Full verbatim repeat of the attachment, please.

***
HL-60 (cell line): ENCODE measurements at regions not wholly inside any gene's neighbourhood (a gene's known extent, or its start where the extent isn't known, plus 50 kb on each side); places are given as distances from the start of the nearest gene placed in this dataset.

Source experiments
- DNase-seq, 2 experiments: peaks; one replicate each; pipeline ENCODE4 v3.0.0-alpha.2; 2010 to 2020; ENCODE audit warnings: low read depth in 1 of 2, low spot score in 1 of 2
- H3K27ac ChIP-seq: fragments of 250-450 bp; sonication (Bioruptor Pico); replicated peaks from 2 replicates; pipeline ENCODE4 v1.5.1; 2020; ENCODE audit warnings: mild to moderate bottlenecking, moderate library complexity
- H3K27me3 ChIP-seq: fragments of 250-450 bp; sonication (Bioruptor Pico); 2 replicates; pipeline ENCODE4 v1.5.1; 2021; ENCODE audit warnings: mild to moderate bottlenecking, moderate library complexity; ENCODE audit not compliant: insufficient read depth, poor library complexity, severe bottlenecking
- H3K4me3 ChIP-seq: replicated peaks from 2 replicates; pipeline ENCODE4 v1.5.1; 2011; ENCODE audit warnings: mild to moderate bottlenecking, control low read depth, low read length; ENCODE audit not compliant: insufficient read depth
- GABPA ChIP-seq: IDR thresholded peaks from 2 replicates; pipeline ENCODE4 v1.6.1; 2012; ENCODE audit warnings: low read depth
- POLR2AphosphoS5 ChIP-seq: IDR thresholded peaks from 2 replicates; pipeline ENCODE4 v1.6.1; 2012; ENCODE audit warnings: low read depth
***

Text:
HL-60 (cell line): ENCODE measurements at regions not wholly inside any gene's neighbourhood (a gene's known extent, or its start where the extent isn't known, plus 50 kb on each side); places are given as distances from the start of the nearest gene placed in this dataset.

Source experiments
- DNase-seq, 2 experiments: peaks; one replicate each; pipeline ENCODE4 v3.0.0-alpha.2; 2010 to 2020; ENCODE audit warnings: low read depth in 1 of 2, low spot score in 1 of 2
- H3K27ac ChIP-seq: fragments of 250-450 bp; sonication (Bioruptor Pico); replicated peaks from 2 replicates; pipeline ENCODE4 v1.5.1; 2020; ENCODE audit warnings: mild to moderate bottlenecking, moderate library complexity
- H3K27me3 ChIP-seq: fragments of 250-450 bp; sonication (Bioruptor Pico); 2 replicates; pipeline ENCODE4 v1.5.1; 2021; ENCODE audit warnings: mild to moderate bottlenecking, moderate library complexity; ENCODE audit not compliant: insufficient read depth, poor library complexity, severe bottlenecking
- H3K4me3 ChIP-seq: replicated peaks from 2 replicates; pipeline ENCODE4 v1.5.1; 2011; ENCODE audit warnings: mild to moderate bottlenecking, control low read depth, low read length; ENCODE audit not compliant: insufficient read depth
- GABPA ChIP-seq: IDR thresholded peaks from 2 replicates; pipeline ENCODE4 v1.6.1; 2012; ENCODE audit warnings: low read depth
- POLR2AphosphoS5 ChIP-seq: IDR thresholded peaks from 2 replicates; pipeline ENCODE4 v1.6.1; 2012; ENCODE audit warnings: low read depth